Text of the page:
In hindsight, Bank of America (NYSE:BAC) seems to acknowledge that it's decision last October to appoint CEO Brian Moynihan to the chairman of the bank's board of directors was overly hasty.
In a statement filed with the Securities and Exchange Commission on Monday, the nation's second biggest bank by assets said it will now open the decision up to a shareholder vote scheduled to occur "no later than [the bank's] 2016 annual meeting of stockholders."
The bank's decision to give Moynihan the chairmanship raised eyebrows from investors and analysts alike last year. Underlying the controversy is the fact that, in 2009, Bank of America's shareholders voted to amend the bank's bylaws to require an independent chairman.
In its latest proxy statement, which covers governance issues such as executive compensation and the election of board members, Bank of America defended the move by saying that the circumstances under which the 2009 vote occurred are no longer relevant.
"Our company today, compared with 2009, has evolved significantly," the bank explained. It cited the evolution of its board of directors, which includes 13 independent directors, eight of whom joined the board in the last three years. It also pointed out that under Moynihan's stewardship "the company has rebuilt capital and liquidity, streamlined and simplified its operations, reduced the scope of activities by exiting non-care businesses and products, stabilized performance, increased the return of capital to stockholders, settled its most significant legacy mortgage-related litigation matters, and reduced expenses."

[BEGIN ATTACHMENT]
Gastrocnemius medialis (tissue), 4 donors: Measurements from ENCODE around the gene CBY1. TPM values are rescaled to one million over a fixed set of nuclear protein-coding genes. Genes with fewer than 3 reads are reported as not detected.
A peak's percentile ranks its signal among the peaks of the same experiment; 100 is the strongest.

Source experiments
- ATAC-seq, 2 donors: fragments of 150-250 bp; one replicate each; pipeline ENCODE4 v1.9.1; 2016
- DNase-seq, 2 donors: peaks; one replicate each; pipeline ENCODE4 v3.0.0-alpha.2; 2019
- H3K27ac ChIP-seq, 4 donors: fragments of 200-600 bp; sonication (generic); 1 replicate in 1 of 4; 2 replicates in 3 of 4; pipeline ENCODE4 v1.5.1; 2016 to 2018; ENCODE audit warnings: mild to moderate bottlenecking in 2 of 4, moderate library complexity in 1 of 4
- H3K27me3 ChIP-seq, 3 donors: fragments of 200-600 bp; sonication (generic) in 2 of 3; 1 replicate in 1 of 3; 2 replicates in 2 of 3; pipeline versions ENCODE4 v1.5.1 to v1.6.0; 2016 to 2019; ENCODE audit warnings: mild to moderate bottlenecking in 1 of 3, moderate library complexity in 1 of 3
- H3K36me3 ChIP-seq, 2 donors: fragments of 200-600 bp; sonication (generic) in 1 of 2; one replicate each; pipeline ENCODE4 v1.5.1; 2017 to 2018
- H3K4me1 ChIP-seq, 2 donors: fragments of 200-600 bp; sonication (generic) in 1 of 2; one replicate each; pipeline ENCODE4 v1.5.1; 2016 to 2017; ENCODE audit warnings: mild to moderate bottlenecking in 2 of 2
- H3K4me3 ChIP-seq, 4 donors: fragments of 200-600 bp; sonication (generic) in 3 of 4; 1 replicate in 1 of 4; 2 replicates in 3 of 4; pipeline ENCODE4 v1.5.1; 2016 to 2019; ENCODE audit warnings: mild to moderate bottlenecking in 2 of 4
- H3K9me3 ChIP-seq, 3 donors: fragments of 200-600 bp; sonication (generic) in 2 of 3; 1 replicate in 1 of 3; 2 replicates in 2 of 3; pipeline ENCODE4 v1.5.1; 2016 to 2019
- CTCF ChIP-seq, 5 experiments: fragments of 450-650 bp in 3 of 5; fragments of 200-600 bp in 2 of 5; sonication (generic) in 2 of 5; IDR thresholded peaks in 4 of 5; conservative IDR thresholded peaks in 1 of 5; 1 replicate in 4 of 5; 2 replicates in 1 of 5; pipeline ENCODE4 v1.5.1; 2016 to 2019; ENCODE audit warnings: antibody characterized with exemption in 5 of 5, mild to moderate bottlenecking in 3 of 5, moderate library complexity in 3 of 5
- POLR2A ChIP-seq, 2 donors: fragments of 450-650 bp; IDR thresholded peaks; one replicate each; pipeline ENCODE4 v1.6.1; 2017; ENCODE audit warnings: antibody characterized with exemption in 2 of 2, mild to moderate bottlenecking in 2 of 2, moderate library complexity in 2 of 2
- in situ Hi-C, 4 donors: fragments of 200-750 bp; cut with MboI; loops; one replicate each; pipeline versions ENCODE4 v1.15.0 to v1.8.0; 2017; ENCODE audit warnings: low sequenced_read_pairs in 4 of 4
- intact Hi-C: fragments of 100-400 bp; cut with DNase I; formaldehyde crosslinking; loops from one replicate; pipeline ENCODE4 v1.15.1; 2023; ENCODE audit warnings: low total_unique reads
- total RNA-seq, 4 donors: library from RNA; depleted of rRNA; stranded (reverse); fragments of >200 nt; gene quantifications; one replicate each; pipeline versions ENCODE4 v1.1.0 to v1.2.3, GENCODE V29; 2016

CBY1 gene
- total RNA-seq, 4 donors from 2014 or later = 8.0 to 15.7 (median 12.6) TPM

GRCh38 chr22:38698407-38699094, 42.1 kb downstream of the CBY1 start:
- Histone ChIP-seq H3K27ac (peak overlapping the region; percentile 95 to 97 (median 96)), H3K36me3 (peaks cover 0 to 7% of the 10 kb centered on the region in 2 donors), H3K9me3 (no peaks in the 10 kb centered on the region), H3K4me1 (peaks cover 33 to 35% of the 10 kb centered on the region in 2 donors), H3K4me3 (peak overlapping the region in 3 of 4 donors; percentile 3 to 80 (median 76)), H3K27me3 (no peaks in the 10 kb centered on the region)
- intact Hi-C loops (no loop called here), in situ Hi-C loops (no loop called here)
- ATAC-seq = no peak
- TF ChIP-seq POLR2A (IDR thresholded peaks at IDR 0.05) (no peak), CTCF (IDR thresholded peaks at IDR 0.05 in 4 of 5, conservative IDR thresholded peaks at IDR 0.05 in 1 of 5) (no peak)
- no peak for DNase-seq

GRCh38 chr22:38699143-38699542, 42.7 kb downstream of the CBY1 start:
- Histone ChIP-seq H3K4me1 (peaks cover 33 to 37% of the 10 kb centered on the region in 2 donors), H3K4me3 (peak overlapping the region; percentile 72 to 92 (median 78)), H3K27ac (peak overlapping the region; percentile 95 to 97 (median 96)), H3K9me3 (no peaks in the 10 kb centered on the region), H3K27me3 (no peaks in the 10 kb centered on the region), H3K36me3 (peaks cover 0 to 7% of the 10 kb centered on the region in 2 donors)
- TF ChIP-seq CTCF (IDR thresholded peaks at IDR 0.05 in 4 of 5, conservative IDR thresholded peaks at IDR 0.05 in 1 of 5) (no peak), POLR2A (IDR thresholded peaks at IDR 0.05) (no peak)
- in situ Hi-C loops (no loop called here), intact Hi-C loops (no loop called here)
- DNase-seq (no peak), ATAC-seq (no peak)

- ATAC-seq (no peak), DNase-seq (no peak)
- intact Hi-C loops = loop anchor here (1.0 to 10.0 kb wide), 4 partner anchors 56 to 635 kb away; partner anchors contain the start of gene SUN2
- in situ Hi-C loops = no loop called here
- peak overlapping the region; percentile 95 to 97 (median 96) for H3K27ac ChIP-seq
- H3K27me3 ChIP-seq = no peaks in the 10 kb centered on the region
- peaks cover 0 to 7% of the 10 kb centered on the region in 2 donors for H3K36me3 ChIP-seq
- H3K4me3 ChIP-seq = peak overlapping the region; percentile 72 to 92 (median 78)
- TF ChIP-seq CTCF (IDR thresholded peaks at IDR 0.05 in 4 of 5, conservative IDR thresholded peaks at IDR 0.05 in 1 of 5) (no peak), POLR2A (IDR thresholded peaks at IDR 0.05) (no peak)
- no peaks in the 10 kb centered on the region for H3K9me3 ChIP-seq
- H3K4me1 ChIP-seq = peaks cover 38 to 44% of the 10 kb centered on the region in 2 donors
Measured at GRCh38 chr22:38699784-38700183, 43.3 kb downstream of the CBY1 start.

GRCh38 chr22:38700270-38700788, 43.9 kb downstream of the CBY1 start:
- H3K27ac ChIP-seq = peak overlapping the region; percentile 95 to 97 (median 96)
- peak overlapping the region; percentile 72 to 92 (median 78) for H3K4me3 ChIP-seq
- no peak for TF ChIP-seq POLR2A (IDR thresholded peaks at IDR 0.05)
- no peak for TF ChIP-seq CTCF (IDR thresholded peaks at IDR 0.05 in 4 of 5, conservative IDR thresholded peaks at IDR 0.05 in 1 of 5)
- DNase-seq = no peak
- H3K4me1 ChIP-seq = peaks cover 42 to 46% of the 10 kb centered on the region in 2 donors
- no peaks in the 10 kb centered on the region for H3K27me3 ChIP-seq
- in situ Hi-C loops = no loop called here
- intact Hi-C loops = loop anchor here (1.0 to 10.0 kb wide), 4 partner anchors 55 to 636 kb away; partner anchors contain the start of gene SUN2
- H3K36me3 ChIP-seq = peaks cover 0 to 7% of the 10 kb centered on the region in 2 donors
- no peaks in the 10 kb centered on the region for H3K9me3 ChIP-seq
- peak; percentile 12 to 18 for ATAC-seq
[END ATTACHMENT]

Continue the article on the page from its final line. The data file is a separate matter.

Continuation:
But while the North Carolina-based lender has made progress over the last few years, it's also important to keep in mind that Moynihan's record as CEO isn't unblemished.
Its return on equity is still far below its cost of capital. Its expenses are still embarrassingly high. And it has consistently struggled with the annual stress test administered by the Federal Reserve. In 2014, it had to resubmit its capital plans after discovering a mistake in the way it calculated its capital ratios. And it must do the same again this year to address "deficiencies in its capital planning process."
It's worth pointing out, moreover, that, while Moynihan has adequately manned the ship at Bank of America since 2010 -- though, given the bank's unique plight, we have few benchmarks against which to judge his performance -- there's little to no evidence, outside his incumbency, to suggest he's the right person to lead the nation's second largest bank by assets.
There's little doubt that he's incredibly smart. And, there's also little doubt that having a lawyer manning the ship has been convenient given Bank of America's legal liabilities stemming from the financial crisis. But merely being smart doesn't mean that someone is a good banker, which is more about temperament and business acumen. And, although his legal expertise likely played a prominent role in past few years, it seems safe to assume (at least hopefully!) that it won't be as prevalent of an issue going forward.
The net result is that, given the opportunity, shareholders should think long and hard about whether or not to vote in favor of Moynihan's dual role as chairman and CEO or against it. I, for one, am ambivalent. But, then again, I believe most individual investors should avoid its stock in the first place.